Impact Factor 4.298

The 1st most cited journal in Plant Sciences

This article is part of the Research Topic

Genetics and Genomics of Polyploid Plants

Original Research ARTICLE Provisionally accepted The full-text will be published soon. Notify me

Front. Plant Sci. | doi: 10.3389/fpls.2018.00218

Development and applications of chromosome-specific cytogenetic BAC-FISH probes in S. spontaneum

Guangrui Dong1, 2, Jiao Shen3, Qing Zhang1, 2,  Jianping Wang1, 4,  Qingyi Yu1, 5,  Ray Ming1, 6,  Kai Wang1, 2 and  Jisen Zhang1, 2, 3*
  • 1Center for Genomics and Biotechnology, Haixia Institute of Science and Technology, Fujian Provincial Key Laboratory of Haixia Applied Plant Systems Biology, College of life science, Fujian Agriculture and Forestry University, China
  • 2Key Laboratory of Sugarcane Biology and Genetic Breeding, Ministry of Agriculture, Fujian Agriculture and Forestry University, China
  • 3College of Life Sciences, Fujian Normal University, China
  • 4Agronomy Department, University of Florida, United States
  • 5Department of Plant Pathology and Microbiology, Texas A&M University System, United States
  • 6Department of Plant Biology, University of Illinois at Urbana–Champaign, United States

Saccharum spontaneum is a major Saccahrum species that contributed to the origin of modern sugarcane cultivars, and is considered to be a plant species with one of the most complex genetics due to a high degree of polyploidy. Fluorescence in situ hybridization is a powerful and widely used tool in the genome studies. Here we demonstrated that fluorescence in situ hybridization (FISH) based on bacterial artificial chromosome (BAC) clones can be used as a specific cytological marker to identify S.spontaneum individual chromosomes and study the relationship between S.spontaneum and other related species. We screened low-copy BACs as probes from the sequences of a high coverage of S. spontaneum BAC library based on BLAST search of the sorghum genome. In total, we isolated 49 positive BAC clones, and identified 27 BAC clones that can give specific signals on the S.spontaneum chromosomes. Of the 27 BAC probes, 18 were confirmed to be able to discriminate the eight basic chromosomes of S.spontaneum. Moreover, BAC-24, BAC-66, BAC-78, BAC-69; BAC-71, BAC-73 and BAC-77 probes were used to construct chromosome 1 and chromosome 2 physical mapping of S. spontaneum, indicating synteny in Sb01 between S.spontaneum and sorghum. Furthermore, we found that BAC-14 and BAC-19 probes, corresponding to the sorghum chromosomes 2 and 8, respectively, localized to different arms of the same S.spontaneum chromosome, suggesting that there must have been an inter-chromosomal rearrangement event between S. spontaneum and sorghum. Our study provided the first set of chromosome-specific cytogenetic makers in Saccharum, and is critical for future advances in cytogenetics and genome sequencing studies in Saccharum.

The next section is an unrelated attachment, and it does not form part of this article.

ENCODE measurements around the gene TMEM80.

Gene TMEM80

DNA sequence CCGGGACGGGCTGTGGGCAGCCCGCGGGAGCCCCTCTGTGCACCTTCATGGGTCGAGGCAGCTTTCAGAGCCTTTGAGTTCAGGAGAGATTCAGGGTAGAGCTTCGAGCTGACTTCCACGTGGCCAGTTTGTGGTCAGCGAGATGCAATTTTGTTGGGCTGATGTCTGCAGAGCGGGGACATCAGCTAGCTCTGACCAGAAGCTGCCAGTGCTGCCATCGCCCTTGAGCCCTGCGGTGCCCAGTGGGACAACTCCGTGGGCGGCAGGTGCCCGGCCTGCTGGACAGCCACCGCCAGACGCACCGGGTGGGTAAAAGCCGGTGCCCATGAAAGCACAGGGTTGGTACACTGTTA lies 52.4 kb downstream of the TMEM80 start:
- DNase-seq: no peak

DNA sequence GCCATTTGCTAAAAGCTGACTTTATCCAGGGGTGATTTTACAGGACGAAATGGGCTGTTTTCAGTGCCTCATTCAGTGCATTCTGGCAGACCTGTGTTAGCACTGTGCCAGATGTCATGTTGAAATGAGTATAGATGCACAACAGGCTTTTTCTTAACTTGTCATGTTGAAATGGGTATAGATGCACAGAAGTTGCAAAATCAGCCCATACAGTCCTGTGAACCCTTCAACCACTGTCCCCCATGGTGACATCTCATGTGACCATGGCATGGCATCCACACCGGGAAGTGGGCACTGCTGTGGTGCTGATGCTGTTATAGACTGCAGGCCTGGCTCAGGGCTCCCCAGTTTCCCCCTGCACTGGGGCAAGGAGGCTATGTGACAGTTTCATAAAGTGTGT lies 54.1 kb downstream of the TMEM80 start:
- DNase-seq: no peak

Keywords: Saccharum spontaneum, Sorghum, Polyploidy, Bacterial artificial chromosome (BAC), fluorescence in situ hybridization (FISH).

Received: 29 Nov 2017; Accepted: 05 Feb 2018.

Edited by:

Jun Yang, Shanghai Chenshan Plant Science Research Center (CAS), China

Reviewed by:

Gabriel Rodrigues Alves Margarido, University of São Paulo, Brazil
Jianying Sun, Jiangsu Normal University, China  

Copyright: © 2018 Dong, Shen, Zhang, Wang, Yu, Ming, Wang and Zhang. This is an open-access article distributed under the terms of the Creative Commons Attribution License (CC BY). The use, distribution or reproduction in other forums is permitted, provided the original author(s) and the copyright owner are credited and that the original publication in this journal is cited, in accordance with accepted academic practice. No use, distribution or reproduction is permitted which does not comply with these terms.

* Correspondence: Prof. Jisen Zhang, Fujian Agriculture and Forestry University, Center for Genomics and Biotechnology, Haixia Institute of Science and Technology, Fujian Provincial Key Laboratory of Haixia Applied Plant Systems Biology, College of life science, Fuzhou, China, zjisen@126.com